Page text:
Last month, Kohl's (NYSE:KSS) reported incredible earnings results for the second quarter of fiscal 2021. Earnings per share surged 64% over Q2 2019, reaching a second-quarter record of $2.48. While sales increased just slightly over this period, Kohl's capitalized on strong demand and an industrywide inventory shortage to cut back on discounts, driving its profit margin dramatically higher.

Even more impressively, the company generated $1.25 billion of free cash flow last quarter. Strong cash flow, a solid balance sheet, and ample excess cash put Kohl's in position to return a huge amount of cash to shareholders through dividends and share buybacks over the next few years.

Balance sheet back to normal

Like many of its peers, Kohl's rushed to raise capital when the pandemic struck in early 2020. The company issued $600 million of new debt and drew down its credit facility during the first quarter of fiscal 2020, increasing its long-term debt by a total of $1.6 billion.

However, while Kohl's recorded a $541 million net loss in the first quarter of fiscal 2020, the retailer extended payment terms for suppliers to conserve cash. As a result, it burned just $109 million of cash during that period. Furthermore, Kohl's dramatically slashed its capital spending for the remainder of fiscal 2020, suspended all dividends and share buybacks, and reduced its inventory to better match demand.

The exterior of a Kohl's store.

Image source: Kohl's.

Between this spending discipline and a surprisingly fast demand recovery, Kohl's ultimately generated $1 billion of (positive) free cash flow last year. It also raised nearly $200 million by selling two distribution centers and leasing them back. Finally, the company generated another $1.5 billion of free cash flow in the first half of fiscal 2021.

These achievements have enabled Kohl's to repay virtually all of the debt it issued last year. It ended last quarter with $1.9 billion of long-term debt, essentially unchanged from two years ago. Meanwhile, its profitability has improved dramatically from 2019, putting its leverage ratio back in line with pre-pandemic levels. In short, Kohl's has fixed its balance sheet and can safely return most of its excess cash and free cash flow to shareholders.

Kohl's starts to deploy cash

Back in February, Kohl's reinstated its quarterly dividend payment at a greatly reduced level of $0.25 per share. Before the pandemic, it was paying slightly more than $0.70 per share each quarter. The company also said it will restart its buyback program, repurchasing $200 million to $300 million of stock during this fiscal year.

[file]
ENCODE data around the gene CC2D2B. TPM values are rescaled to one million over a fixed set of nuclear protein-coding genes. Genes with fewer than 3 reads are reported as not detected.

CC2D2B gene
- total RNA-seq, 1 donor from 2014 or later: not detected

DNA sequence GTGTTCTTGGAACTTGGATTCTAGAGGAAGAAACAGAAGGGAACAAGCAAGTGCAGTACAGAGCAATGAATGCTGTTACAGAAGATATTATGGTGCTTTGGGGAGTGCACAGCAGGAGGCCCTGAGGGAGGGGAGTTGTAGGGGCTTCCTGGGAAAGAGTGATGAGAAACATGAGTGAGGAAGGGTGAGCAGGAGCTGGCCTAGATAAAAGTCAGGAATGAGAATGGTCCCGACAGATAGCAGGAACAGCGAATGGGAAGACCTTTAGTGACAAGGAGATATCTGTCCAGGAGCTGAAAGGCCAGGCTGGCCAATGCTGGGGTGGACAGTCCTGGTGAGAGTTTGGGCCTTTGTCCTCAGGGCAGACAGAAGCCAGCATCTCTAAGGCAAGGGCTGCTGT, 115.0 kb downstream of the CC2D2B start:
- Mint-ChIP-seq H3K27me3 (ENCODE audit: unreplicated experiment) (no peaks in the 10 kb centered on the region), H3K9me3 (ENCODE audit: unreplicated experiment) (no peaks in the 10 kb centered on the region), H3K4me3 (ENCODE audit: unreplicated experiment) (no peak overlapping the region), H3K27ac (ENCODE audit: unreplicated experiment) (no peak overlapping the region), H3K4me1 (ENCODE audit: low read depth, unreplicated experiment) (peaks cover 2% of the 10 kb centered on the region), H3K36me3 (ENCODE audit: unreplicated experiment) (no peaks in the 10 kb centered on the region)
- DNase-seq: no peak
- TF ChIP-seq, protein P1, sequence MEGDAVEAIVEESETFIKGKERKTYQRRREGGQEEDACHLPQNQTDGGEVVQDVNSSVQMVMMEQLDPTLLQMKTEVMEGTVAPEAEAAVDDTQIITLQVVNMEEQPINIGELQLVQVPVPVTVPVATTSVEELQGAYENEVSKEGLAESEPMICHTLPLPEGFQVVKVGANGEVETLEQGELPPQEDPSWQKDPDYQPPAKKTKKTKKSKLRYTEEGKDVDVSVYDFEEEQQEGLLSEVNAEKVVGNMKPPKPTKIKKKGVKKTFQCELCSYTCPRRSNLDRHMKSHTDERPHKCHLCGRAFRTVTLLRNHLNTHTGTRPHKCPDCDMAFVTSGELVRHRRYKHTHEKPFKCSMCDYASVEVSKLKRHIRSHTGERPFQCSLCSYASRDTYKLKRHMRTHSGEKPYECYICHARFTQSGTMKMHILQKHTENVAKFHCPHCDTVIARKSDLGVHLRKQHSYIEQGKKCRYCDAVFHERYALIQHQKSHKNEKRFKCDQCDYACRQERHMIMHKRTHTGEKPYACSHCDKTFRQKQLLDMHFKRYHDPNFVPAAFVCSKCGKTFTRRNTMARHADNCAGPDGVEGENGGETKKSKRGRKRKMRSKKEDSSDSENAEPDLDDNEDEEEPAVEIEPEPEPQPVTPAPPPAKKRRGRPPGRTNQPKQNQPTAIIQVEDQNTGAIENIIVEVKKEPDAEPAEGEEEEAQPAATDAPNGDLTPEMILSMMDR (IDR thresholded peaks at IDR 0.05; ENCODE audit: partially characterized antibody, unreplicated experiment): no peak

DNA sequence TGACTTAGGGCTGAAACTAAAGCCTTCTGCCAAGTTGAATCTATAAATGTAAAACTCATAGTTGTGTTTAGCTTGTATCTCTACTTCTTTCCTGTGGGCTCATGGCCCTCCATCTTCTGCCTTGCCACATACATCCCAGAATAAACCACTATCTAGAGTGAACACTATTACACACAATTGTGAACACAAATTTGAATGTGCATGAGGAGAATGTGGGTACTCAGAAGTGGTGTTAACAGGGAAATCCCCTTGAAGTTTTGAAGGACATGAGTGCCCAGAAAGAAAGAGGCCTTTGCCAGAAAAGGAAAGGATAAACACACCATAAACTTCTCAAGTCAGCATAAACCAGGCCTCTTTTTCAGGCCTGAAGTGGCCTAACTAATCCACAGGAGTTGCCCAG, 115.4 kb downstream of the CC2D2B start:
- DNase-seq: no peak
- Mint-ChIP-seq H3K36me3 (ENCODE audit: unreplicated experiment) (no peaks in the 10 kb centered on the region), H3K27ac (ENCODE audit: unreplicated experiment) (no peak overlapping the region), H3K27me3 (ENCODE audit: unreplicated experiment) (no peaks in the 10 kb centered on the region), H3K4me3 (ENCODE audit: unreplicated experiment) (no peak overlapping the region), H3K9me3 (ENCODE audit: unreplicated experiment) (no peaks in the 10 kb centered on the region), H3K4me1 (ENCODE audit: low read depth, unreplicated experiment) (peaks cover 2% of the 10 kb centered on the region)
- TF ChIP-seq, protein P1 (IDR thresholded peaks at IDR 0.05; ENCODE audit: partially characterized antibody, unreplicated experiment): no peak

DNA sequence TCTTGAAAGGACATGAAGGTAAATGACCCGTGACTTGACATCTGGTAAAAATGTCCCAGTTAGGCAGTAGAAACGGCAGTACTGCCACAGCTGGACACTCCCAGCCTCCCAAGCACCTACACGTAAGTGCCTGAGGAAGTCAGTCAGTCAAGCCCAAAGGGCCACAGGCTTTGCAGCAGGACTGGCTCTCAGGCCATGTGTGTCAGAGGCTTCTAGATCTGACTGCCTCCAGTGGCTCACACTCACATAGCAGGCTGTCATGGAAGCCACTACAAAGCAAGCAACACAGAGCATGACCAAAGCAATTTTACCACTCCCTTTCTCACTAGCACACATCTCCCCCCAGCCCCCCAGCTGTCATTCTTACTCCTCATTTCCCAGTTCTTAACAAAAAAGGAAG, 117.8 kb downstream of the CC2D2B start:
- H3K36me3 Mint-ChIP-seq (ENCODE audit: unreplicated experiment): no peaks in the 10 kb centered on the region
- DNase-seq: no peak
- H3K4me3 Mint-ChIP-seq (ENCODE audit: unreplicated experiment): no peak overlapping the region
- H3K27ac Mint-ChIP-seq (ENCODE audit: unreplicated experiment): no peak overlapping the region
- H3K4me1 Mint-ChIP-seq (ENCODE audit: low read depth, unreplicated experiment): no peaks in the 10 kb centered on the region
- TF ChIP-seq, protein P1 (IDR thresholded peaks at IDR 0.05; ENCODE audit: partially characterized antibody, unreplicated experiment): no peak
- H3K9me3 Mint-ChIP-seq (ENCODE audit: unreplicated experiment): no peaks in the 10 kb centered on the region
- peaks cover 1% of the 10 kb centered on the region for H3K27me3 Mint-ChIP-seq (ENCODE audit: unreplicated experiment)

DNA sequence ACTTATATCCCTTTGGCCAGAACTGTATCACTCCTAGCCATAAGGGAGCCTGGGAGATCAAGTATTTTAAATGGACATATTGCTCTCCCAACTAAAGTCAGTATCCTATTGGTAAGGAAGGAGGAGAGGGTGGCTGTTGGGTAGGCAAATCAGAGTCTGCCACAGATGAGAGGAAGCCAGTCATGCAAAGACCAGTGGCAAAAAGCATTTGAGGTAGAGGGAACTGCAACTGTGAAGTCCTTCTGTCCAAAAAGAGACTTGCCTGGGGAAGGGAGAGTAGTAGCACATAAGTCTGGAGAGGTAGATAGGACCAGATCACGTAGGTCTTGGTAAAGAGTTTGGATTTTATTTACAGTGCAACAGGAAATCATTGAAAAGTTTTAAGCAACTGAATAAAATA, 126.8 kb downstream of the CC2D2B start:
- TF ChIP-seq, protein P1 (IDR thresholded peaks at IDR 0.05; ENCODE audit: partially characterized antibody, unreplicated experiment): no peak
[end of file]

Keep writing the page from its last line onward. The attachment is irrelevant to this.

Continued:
With profitability and cash flow surging, though, Kohl's ramped up its buybacks last quarter. It repurchased $301 million of stock in the first half of fiscal 2021, surpassing its full-year plans. Moreover, it still ended the quarter with more than $2.5 billion of cash. That caused it to up its full-year share buyback target to a new range of $500 million to $700 million.

Kohl's appears to have spent another $70 million to $80 million on buybacks in August. If it continued this pace for the rest of the fiscal year, it would surpass the high end of its updated share-buyback guidance. Moreover, Kohl's stock has pulled back in recent weeks despite the company's stellar earnings report. If anything, this will encourage management to accelerate the company's buybacks further.

KSS Chart

Kohl's stock performance, data by YCharts.

Ample capacity for shareholder returns

To some extent, temporary factors such as an inventory shortage and payment timing have bolstered the company's cash balance. Nevertheless, the retail giant has at least $1 billion of excess cash that should be returned to shareholders.

Furthermore, Kohl's is likely to generate at least $1 billion of annual free cash flow in the future. Notably, capital spending needs should be fairly modest for the foreseeable future. Kohl's isn't likely to open many new stores. It also opened its sixth e-commerce fulfillment center earlier this year, so it shouldn't need to make big investments in this area for the next few years. Technology and store renovations will continue to account for the bulk of its capital expenditures.

Between its existing excess cash and its likely free cash flow, Kohl's could quite plausibly return $3 billion of cash to shareholders between now and the end of 2023, mainly through buybacks. With the department store giant currently carrying a market cap of just $8 billion, this flood of cash will significantly enhance Kohl's shareholders' returns over the next few years.

This article represents the opinion of the writer, who may disagree with the “official” recommendation position of a Motley Fool premium advisory service. We’re motley! Questioning an investing thesis -- even one of our own -- helps us all think critically about investing and make decisions that help us become smarter, happier, and richer.